A leaching field, also known as a septic field or drain field, is a field where the grey water from the septic tank gets pumped out to and drains back into the water table over time. Having a leaching field can make things easier and less costly because the septic tank disperses the waste water rather than containing it allowing for the septic tank to go longer in between cleanings.


Aerobic Septic System

Aerobic septic systems are a type of system that refers to an aerobic treatment system. It is like a mini sewage treatment plant that uses an aerobic process to breakdown sewage rather than an anaerobic process like the kind that is used in a standard septic tank.

How is an aerobic septic system different from a normal septic system?

Aerobic systems use the aerobic treatment of sewage in the tank to break down the solids in the waste water to provide extra processing to the waste water (effluent).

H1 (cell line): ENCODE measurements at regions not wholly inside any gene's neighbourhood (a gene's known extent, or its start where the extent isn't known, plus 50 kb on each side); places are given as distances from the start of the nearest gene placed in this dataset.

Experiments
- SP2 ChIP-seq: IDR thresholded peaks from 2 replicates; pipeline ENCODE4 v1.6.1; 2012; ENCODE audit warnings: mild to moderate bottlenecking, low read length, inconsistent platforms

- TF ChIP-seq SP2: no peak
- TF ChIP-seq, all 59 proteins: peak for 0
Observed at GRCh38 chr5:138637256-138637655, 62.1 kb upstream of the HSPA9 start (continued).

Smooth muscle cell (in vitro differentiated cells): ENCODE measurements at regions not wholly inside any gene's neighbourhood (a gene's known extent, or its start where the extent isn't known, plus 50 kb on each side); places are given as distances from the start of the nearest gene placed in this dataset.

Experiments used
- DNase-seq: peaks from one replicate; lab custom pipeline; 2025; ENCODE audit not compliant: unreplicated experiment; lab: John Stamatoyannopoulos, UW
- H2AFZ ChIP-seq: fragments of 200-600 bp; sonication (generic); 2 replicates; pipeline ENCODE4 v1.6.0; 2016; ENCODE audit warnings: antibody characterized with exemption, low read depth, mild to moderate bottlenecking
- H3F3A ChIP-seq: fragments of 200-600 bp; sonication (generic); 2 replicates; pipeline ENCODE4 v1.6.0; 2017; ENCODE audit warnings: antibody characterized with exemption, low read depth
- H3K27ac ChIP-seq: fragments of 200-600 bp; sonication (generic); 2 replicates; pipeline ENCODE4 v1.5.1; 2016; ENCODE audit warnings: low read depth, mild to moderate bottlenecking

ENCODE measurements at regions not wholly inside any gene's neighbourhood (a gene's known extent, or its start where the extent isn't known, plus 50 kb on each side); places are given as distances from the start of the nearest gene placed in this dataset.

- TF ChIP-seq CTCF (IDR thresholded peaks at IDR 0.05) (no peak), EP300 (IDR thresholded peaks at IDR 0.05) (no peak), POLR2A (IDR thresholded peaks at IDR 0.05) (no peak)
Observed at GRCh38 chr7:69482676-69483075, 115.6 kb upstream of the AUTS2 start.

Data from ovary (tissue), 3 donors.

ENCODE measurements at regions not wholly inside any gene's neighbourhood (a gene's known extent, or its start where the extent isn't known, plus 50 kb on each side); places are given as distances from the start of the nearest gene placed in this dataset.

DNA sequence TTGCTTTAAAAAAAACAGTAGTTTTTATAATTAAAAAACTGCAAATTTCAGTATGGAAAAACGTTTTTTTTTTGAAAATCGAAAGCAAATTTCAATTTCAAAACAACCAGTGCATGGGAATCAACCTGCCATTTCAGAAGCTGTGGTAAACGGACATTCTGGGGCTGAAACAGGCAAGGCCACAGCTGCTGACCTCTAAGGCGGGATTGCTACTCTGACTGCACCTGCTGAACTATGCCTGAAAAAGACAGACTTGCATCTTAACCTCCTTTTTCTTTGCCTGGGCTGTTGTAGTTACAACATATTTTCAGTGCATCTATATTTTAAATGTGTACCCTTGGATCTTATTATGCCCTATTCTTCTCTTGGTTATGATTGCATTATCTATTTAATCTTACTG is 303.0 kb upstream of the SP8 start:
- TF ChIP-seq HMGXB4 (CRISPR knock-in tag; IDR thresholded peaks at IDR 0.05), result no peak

The aerobic bacteria breaks down the biological waste in the effluent and the remaining solids settle to the bottom of the tank, much like in a normal septic tank. This is the sludge that needs to be removed periodically when the tank fills up.

The next stage of the aerobic process is the cleaning or disinfecting of the waste water where chlorine is used to disinfect the water to create an output that is deemed antiseptic. This last stage is necessary if the effluent is going to be used above ground. This treatment is done with special chemicals and is used to disinfect the effluent.

Check with your local municipality as to whether or not your land is suitable for an aerobic septic system as there are various local laws that may need to be complied with.